On October 31 2011,the 7 billionth person will arrive on the earth, according to the UN.
Up until now, the world’s population has grown exponentially: It took over 127 years to reach 2 billion (1927); another 50 years to double to 4 billion (1977); and slightly under 22 years to reach 6 billion (Adnan Nevic, born October 12 1999 is the UN’s 6 billionth living person). It took just slightly over 12 years for the population to go from 6 billion to 7 billion. If population growth stabilizes at 1 billion for every 1 dozen years, we expect reaching 11 billion people by 2060. This predicts a dire future: There is no parallel growth in the necessary resources (especially water and space) to sustain a continually growing world population.
But don’t plan your move to the moon just yet! A more in-depth analysis predicts a different outcome. Population growth is heavily dependent upon birth rate. The trend in birth rate data predicts the world’s population might stabilize at 9 billion in 2050. From 1810 – 1930, the growth in the world birth rate was insignificant from year-to-year, showing very small increases. From 1940 – 1980, however, the birth rate nearly tripled – and combined with advances in our ability to increase the average life span, the world population exploded.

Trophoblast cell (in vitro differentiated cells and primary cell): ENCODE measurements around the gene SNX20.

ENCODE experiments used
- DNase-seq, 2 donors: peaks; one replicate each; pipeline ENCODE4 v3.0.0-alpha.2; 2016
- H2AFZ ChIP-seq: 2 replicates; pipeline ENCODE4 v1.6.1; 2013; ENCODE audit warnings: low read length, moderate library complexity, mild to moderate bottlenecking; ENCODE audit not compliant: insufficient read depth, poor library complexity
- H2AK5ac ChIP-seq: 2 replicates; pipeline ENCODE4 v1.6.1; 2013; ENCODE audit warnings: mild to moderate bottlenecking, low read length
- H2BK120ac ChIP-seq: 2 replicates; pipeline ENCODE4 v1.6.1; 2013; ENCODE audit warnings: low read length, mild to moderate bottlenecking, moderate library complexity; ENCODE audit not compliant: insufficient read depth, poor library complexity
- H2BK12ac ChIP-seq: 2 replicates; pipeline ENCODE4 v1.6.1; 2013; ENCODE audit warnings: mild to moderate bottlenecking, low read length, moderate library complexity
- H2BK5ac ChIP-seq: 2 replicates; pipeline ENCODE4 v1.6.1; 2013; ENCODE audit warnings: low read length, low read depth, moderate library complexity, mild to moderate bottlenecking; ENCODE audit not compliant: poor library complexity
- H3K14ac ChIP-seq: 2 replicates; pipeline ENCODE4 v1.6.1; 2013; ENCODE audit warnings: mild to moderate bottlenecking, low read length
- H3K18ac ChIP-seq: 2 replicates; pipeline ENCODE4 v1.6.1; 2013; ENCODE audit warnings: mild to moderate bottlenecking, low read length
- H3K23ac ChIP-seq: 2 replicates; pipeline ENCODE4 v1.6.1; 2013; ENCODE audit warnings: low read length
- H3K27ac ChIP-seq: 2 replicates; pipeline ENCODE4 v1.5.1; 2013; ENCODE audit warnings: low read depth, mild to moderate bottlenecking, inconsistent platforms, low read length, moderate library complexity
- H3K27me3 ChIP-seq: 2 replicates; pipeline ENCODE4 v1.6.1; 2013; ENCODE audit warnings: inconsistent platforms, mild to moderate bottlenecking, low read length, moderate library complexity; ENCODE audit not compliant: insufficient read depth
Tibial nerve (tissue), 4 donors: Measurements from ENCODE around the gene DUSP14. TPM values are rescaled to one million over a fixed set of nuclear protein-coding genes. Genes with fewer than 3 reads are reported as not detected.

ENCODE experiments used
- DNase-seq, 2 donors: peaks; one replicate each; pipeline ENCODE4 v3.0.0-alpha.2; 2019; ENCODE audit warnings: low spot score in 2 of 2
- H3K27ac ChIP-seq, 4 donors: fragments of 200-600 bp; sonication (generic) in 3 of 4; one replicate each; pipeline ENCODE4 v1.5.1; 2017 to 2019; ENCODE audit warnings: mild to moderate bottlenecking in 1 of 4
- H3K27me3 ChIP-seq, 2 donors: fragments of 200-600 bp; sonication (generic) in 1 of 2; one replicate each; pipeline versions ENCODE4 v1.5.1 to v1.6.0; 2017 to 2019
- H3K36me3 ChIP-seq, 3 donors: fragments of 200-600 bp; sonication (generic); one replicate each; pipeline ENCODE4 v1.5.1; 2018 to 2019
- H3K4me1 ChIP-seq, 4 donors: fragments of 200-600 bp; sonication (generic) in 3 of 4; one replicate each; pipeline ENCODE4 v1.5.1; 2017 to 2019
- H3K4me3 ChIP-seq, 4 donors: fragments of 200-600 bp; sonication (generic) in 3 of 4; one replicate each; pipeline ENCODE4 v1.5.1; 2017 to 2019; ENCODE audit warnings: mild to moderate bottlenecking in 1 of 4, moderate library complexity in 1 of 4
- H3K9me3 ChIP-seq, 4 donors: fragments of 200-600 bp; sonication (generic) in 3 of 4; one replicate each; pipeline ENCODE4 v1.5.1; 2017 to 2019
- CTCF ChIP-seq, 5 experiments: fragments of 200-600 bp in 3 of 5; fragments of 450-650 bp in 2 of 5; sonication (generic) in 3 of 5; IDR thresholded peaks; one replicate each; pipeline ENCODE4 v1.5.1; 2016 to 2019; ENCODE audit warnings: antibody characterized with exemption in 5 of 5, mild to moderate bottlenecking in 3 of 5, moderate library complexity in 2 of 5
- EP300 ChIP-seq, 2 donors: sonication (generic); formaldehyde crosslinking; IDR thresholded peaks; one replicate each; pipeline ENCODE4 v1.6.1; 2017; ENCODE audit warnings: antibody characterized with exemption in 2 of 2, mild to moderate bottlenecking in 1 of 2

But since the 1980s, the birth rate has dropped slowly. This is most evident in the average number of children born to one woman. In 1950 the average woman of the world had 8 children (think back to the size of your parent’s or grandparent’s family). By 1980 it dropped to 4 children per woman. Currently the world’s ratio is 3 children/woman. Already 80% of the world’s population lives in countries where the birth rate is less than 3 children/woman. If this trend continues, the ratio would reach 2.1 sometime before 2050. This is no random number – but the exact ratio that supports the smallest growth in population. Projecting ahead, the exponential growth in population will slow down, getting us to 10 billion by 2085, according to the UN.
Ten billion is still an astronomical number (the moon is only 240,000 miles from the earth, for comparison), and supporting that population will not be easy. Not only do we have to worry about distributing basic resources – food, water, space – but we will need to take into consideration how population growth impacts our ability to secure or produce them. The good news – in my opinion – is that we have 75 years to curb our growth and continue to develop new technologies that will help with resource allocation. And, just learn how to live with close neighbors.